So what is driving these increases in syrup yield? There are several possible influences involved, and many of them are related and interconnected, so totally separating the effects is not possible in this analysis. The four key factors affecting syrup yield from maple trees: vacuum, taphole/spout/tubing sanitation practices, tree sustainability factors and climate (weather) are discussed below.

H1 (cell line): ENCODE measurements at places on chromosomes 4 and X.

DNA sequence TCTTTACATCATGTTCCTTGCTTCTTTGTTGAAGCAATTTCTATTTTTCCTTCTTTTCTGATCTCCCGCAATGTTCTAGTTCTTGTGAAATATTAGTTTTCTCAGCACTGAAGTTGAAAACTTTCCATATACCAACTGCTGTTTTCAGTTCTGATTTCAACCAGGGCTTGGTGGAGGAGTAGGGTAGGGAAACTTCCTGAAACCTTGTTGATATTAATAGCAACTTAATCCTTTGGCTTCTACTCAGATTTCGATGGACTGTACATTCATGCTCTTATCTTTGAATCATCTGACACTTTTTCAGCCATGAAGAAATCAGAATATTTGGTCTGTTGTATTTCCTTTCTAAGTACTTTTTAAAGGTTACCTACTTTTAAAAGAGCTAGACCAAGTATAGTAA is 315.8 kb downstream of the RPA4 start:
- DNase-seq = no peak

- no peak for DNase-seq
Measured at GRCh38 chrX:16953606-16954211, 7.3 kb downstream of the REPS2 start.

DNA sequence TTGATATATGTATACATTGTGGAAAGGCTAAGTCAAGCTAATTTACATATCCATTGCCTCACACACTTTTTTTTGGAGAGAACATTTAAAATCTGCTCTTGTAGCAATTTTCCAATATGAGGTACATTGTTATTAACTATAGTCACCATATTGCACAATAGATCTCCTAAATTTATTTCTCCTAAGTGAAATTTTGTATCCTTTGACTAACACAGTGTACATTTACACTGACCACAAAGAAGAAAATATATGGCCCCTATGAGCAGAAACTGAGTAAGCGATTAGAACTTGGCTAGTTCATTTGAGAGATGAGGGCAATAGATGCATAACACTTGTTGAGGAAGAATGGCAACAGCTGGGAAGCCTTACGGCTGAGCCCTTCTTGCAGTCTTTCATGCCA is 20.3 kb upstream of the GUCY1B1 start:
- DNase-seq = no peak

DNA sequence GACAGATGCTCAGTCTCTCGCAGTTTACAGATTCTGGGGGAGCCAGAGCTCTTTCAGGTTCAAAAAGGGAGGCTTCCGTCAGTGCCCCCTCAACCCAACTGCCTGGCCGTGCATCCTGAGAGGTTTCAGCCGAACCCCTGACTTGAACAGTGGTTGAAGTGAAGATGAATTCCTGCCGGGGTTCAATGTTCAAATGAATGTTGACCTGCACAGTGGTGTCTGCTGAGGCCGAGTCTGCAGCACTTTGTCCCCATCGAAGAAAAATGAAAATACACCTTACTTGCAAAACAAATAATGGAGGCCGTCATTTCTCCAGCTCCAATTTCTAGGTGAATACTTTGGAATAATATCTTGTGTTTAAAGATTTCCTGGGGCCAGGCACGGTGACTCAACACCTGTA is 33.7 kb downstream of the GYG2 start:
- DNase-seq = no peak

First, there have been many significant improvements in equipment and techniques over the past 15 years. Small (5/16”, 19/64”, ¼”) spouts that produce as well as older (7/16”) spouts were the first technological improvement. These allowed for nearly the same level of production but with far lower levels of internal compartmentalization, thereby reducing the possibility of tapping into stained, nonconductive wood, and improving tapping sustainability. The introduction of polyethylene tubing, which resists sagging and stretching far better than the older PVC-based tubing formulations has also had a positive effect on yields. Better tubing along with improved fittings meant better tubing installations in the woods, and more time spent correcting leaks than correcting other tubing issues. Inexpensive, annually-replaced spouts, often made of polycarbonate material which sticks better in the tree, along with CV spouts and adapters and guidelines for more frequent replacement of droplines have vastly improved sanitation at the taphole, and increased yields greatly. The use of improved pumps that are capable of producing high vacuum while remaining on all season has had a positive impact on yields. Dual-mainline installations help transfer higher vacuum levels at the tree, thus augmenting sap flow. Improved leak detection methods and procedures have also lead to increased production. These improvements have been driven by innovation and competition among the maple equipment manufacturers and dealers to provide high quality products, by cutting-edge research by maple scientists, and by strong outreach and education programs by Extension personnel and maple producer associations.